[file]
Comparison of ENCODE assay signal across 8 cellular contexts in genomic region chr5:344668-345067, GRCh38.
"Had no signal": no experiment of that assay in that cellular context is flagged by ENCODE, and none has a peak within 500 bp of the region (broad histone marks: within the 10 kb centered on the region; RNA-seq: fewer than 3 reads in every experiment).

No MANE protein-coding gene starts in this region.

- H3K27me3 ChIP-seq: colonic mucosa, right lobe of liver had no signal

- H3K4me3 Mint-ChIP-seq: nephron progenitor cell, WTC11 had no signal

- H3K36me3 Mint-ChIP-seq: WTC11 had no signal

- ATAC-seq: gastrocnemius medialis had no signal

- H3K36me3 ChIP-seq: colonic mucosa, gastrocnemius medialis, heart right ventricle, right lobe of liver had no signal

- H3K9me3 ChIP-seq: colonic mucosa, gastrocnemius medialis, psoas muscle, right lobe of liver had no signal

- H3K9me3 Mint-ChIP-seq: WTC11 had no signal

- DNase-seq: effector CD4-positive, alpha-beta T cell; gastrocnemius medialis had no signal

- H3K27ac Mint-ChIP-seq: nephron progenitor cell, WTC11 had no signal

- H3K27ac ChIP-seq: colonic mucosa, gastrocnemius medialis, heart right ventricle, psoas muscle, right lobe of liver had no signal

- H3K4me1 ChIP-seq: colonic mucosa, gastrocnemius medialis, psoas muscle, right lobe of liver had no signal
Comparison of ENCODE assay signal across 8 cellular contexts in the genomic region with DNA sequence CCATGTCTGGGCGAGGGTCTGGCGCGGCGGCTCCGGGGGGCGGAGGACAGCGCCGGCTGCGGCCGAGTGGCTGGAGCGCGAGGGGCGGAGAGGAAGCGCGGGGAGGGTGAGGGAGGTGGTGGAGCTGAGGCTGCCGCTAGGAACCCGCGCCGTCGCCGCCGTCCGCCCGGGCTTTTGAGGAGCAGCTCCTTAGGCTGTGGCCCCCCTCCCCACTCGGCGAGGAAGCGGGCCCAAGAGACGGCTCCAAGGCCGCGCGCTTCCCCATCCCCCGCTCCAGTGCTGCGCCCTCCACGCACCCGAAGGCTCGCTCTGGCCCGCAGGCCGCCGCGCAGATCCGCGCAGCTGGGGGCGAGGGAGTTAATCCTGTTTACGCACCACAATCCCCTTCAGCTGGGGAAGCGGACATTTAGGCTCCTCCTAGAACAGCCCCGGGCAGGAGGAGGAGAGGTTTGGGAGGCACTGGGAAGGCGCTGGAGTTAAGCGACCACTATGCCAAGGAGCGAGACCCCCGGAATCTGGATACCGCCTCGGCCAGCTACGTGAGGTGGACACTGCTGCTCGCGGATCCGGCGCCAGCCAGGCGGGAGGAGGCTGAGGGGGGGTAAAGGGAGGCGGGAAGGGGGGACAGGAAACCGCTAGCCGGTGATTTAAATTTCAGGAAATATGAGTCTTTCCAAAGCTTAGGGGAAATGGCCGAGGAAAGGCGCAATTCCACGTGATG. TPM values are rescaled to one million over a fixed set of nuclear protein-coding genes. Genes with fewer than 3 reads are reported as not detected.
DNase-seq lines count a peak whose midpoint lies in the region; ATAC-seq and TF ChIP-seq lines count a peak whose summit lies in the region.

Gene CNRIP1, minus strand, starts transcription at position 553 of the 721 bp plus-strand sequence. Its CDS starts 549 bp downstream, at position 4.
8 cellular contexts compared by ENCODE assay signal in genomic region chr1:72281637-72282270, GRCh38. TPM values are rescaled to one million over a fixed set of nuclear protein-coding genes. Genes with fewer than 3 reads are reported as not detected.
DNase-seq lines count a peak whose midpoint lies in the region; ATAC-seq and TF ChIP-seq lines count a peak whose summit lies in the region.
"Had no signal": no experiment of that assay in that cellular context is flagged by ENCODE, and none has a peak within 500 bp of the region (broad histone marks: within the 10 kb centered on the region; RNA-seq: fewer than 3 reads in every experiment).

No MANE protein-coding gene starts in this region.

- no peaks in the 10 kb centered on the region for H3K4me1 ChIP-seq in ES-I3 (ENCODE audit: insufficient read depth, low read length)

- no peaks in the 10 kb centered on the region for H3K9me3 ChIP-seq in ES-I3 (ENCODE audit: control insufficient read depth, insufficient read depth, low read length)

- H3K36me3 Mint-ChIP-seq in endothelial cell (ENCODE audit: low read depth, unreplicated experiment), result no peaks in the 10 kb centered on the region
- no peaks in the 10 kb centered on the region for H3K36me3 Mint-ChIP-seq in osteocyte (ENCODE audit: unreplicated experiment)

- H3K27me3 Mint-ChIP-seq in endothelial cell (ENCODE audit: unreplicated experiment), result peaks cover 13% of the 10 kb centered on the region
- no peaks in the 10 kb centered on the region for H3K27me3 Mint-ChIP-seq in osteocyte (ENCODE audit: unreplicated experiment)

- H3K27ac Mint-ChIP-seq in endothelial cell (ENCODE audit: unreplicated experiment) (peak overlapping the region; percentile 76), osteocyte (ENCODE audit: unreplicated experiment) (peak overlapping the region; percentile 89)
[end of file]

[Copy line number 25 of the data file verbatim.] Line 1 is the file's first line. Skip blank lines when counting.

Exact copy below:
- no peaks in the 10 kb centered on the region for H3K36me3 Mint-ChIP-seq in osteocyte (ENCODE audit: unreplicated experiment)